NOTE: This is the seventh in a series of articles about collective bargaining in the NBA. We often hear about the NBA’s Collective Bargaining Agreement when issues arise with contracts, trades, lockouts, strikes, and player disciplinary proceedings. This series seeks to enhance the understanding of the CBA by providing context to the creation and implementation of the governing document between the NBA and the National Basketball Players Association.
In The Untouchables, Robert DeNiro’s Al Capone mused, “you can get further with a kind word and a gun, than you can with just a kind word.” With apologies to the renamed professional basketball team representing Washington, D.C., these words sum up the first, second and last rules of negotiation: Who’s got who by the what?
The League does not agree to give the players fifty percent of Basketball Related Income because it is the right thing to do: it does so because the Players Association forces it to. The Players Association does not agree to extra playoff games in the early rounds because of the soundness of the League’s explanation: it agrees because it must.
Rocky Balboa and Apollo Creed step from the corners at the bell, and walk towards the center of the ring. Perhaps they touch gloves, perhaps not. They eye each other, they circle each other. A jab paws out, and is deflected. Another, and another. They test each other, test reactions, speed and tendencies. When one is comfortable, the fight starts, and when it ends one of them has their hand raised.
Such is negotiation. The early sessions are the circling, the pawing, the testing. Some light work is done — some of the “low-hanging fruit” is resolved. These are the easy issues, that can bring a benefit to one side with little or no cost to the other. They can get stripped away quickly after a couple of sessions, or sometimes it takes years. Eventually the teams are faced with the trench warfare of negotiation. Both sides locked in, neither willing to move. Skilled negotiators can move their own side, as well as the other, towards a deal, but there will be stalls.
At these times, the two bargaining teams try to force the other into “must” decisions. “You really want this proposal (higher percentage of BRI), so you must agree to our proposal (more playoff games).” Or, “You really want us to withdraw this proposal (shorten the schedule), so you must agree to withdraw your proposal (increase in requirements for pension vesting).” Critically, when one party invokes a must, the other party must believe them–otherwise, no deal. For that purpose, each chief negotiator and bargaining team must protect their credibility.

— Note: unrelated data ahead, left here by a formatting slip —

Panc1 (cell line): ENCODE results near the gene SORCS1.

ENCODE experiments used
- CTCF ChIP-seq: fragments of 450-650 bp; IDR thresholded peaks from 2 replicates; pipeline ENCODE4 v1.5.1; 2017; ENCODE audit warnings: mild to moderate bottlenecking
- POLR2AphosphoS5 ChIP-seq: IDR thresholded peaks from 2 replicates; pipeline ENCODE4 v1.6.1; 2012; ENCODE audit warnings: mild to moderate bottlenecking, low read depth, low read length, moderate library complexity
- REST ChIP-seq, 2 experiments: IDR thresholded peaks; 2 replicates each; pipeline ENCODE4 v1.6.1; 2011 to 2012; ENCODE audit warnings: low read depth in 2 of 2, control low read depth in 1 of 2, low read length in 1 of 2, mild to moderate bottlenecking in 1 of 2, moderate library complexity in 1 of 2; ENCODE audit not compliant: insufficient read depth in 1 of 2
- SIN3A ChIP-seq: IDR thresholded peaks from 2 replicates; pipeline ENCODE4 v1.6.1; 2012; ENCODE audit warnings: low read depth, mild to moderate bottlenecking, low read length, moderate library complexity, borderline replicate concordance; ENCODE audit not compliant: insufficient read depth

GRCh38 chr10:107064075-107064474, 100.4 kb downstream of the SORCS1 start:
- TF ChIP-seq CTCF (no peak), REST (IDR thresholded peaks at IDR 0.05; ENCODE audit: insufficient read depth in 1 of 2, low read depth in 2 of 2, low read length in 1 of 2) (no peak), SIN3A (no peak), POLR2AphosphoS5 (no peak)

Such horsetrading will eliminate proposals, but there will still be a gap between the negotiating teams. Each team will then take a deep breath, convene as a group, and examine BATNA and WATNA–Best Alternative To Negotiated Agreement and Worst Alternative To Negotiated Agreement, respectively.
Each bargaining team must assess: “What happens if we don’t have a deal?” The first examination requires BATNA analysis. The collective bargaining agreement expires this coming June 30–what can the NBPA realistically hope can happen as a best case scenario? The League continues to pay NBPA members as negotiations continue? Free agency goes forward under the old rules? From the League perspective, what’s the BATNA: Is it the same thing? Does the League maintain revenue streams? When does it maintain them until, and do teams avoid costs (because players are not getting paid) during that period?
Conversely, what are the WATNA: the worst results to no a negotiated agreement? The players lose their income; medical insurance; pension payments. Teams lose revenue streams, but maintain operating expenses, from non-NBPA staff to real estate costs. Are there cash-strapped teams that will go bankrupt?